Recently NexWafe GmbH was spun out of the Fraunhofer Institute for Solar Energy Systems ISE, in order to bring the Institute’s kerfless EpiWafer technology to the market and rapid commercialization. In the EpiWafer technology, a thick crystalline silicon layer is epitaxially deposited and subsequently detached after growth to produce a freestanding wafer of standard thickness. Due to the radical changes in the manufacturing value chain, EpiWafers can be produced at an appreciably lower cost compared to the traditional wafer manufacturing process. The EpiWafer is a direct substitute for conventional n- or p-doped silicon mono-crystalline wafers.
Now, Fraunhofer ISE reports on substantial progress in the development of its EpiWafers, which are seen as a drop-in replacement for conventional Cz wafers. Fraunhofer ISE’s research team in co-operation with NexWafe has optimized all production steps for the EpiWafer. Analysis of the new n-doped EpiWafers shows that mean minority carrier lifetimes are above 1000 µs, indicating the same quality as n-type Cz wafers. Solar cells processed on these EpiWafers yield 20% efficiency, independently confirmed at the Fraunhofer ISE CalLab. “I am elated about this fantastic result,” says Dr. Stefan Janz, Head of the Department of Silicon Materials. “This success attests to our fast progress made in only a few months since focusing on EpiWafers.” The solar cells achieve a short-circuit current of 39.6 mA/cm2,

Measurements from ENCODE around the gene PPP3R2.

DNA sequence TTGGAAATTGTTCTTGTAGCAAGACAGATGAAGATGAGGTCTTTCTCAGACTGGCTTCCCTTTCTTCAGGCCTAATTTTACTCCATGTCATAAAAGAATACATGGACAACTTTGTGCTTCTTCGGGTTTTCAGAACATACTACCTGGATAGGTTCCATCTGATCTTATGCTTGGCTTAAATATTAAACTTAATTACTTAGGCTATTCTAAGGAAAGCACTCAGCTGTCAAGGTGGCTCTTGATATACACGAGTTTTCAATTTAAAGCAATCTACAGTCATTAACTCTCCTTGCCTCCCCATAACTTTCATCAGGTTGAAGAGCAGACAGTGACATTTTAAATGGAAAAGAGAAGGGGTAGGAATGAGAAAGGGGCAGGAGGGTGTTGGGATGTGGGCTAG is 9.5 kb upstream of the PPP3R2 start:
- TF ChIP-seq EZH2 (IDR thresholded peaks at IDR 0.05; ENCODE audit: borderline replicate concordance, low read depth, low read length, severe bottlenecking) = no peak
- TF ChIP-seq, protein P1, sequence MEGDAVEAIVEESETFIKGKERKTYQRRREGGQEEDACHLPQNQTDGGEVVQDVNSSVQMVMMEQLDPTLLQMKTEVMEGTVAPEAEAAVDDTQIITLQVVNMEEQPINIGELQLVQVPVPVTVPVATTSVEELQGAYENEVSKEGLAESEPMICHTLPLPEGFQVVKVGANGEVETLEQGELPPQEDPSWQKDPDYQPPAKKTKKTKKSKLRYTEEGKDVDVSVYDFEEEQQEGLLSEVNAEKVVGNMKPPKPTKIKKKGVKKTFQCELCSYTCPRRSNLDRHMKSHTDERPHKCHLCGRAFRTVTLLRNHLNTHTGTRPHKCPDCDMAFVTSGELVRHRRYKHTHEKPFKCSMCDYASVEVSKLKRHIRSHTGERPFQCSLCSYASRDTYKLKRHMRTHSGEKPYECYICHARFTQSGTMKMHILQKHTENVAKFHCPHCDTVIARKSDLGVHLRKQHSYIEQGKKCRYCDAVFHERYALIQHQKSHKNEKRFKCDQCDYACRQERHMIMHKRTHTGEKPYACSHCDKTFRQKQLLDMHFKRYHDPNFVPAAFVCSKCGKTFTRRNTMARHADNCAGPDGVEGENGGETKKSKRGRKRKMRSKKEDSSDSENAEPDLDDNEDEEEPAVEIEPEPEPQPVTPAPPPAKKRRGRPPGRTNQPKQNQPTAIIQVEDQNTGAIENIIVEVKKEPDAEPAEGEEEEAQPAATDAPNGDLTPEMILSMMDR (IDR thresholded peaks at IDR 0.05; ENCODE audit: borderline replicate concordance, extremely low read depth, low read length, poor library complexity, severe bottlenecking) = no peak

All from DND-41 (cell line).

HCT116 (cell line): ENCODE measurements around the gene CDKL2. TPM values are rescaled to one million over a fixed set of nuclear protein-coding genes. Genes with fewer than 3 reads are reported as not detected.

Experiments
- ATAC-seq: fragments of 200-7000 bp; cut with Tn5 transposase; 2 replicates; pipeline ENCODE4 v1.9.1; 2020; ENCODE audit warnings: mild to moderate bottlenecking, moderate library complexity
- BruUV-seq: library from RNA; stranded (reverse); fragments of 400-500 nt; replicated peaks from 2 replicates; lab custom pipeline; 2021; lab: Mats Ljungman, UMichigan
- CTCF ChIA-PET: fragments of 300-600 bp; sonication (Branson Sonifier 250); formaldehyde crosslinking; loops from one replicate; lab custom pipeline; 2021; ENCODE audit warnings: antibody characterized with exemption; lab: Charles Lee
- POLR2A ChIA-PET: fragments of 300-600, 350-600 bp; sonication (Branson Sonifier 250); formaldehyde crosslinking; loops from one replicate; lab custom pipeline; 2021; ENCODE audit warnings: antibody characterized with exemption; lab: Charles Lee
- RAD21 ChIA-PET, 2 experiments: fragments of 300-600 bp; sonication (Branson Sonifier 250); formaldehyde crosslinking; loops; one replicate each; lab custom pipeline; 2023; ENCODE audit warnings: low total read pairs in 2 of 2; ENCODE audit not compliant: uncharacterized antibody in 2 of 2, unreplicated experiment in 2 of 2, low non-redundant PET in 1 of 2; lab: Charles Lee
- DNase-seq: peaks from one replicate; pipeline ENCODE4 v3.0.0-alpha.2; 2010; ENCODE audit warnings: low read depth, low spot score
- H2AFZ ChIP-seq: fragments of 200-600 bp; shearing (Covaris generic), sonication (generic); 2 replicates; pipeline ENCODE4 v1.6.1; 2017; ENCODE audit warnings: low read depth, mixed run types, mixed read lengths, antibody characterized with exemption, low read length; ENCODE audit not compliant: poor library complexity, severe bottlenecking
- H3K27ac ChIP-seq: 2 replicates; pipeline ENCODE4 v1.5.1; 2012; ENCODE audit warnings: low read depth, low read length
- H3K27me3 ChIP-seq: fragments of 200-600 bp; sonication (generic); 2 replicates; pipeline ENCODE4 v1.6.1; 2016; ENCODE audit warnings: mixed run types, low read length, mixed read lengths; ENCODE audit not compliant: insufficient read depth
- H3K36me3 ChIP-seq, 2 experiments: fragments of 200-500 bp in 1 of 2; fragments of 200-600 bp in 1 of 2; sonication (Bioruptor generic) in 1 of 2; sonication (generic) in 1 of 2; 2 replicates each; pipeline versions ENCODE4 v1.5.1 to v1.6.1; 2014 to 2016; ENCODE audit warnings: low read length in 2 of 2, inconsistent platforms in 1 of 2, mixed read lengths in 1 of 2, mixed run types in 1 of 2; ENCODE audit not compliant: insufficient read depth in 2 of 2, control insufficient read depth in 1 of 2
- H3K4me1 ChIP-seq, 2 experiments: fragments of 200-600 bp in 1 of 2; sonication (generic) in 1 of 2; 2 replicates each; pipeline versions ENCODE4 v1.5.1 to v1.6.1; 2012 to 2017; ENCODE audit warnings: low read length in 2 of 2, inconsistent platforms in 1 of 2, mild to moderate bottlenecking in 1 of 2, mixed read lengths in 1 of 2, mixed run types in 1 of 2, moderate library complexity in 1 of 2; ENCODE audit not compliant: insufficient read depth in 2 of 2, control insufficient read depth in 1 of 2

Dr. Stefan Reber, CEO of NexWafe, is also very excited about the new results: “These values demonstrate that our EpiWafer technology is a game-changing technology. It accelerates the shift of the market towards high efficiency modules by providing high quality drop-in mono-crystalline EpiWafers at a very competitive price.”